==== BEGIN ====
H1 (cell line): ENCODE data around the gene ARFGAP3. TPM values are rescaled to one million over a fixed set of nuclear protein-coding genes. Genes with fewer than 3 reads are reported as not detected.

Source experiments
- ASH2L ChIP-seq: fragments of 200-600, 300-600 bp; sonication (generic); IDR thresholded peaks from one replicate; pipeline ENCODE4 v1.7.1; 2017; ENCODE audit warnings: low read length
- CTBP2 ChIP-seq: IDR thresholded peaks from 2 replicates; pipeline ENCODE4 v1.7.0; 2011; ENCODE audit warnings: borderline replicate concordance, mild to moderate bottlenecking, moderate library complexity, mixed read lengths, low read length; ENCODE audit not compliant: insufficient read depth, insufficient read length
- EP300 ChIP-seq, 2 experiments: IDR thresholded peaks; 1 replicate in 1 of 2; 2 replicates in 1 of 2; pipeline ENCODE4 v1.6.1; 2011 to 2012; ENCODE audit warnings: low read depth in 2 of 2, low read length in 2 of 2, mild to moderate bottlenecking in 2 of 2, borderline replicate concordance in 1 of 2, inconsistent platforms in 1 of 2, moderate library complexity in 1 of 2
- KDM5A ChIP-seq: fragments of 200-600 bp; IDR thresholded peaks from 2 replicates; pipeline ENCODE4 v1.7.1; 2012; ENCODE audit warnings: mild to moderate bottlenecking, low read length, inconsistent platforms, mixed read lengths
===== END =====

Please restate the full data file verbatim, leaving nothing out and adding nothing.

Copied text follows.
H1 (cell line): ENCODE data around the gene ARFGAP3. TPM values are rescaled to one million over a fixed set of nuclear protein-coding genes. Genes with fewer than 3 reads are reported as not detected.

Source experiments
- ASH2L ChIP-seq: fragments of 200-600, 300-600 bp; sonication (generic); IDR thresholded peaks from one replicate; pipeline ENCODE4 v1.7.1; 2017; ENCODE audit warnings: low read length
- CTBP2 ChIP-seq: IDR thresholded peaks from 2 replicates; pipeline ENCODE4 v1.7.0; 2011; ENCODE audit warnings: borderline replicate concordance, mild to moderate bottlenecking, moderate library complexity, mixed read lengths, low read length; ENCODE audit not compliant: insufficient read depth, insufficient read length
- EP300 ChIP-seq, 2 experiments: IDR thresholded peaks; 1 replicate in 1 of 2; 2 replicates in 1 of 2; pipeline ENCODE4 v1.6.1; 2011 to 2012; ENCODE audit warnings: low read depth in 2 of 2, low read length in 2 of 2, mild to moderate bottlenecking in 2 of 2, borderline replicate concordance in 1 of 2, inconsistent platforms in 1 of 2, moderate library complexity in 1 of 2
- KDM5A ChIP-seq: fragments of 200-600 bp; IDR thresholded peaks from 2 replicates; pipeline ENCODE4 v1.7.1; 2012; ENCODE audit warnings: mild to moderate bottlenecking, low read length, inconsistent platforms, mixed read lengths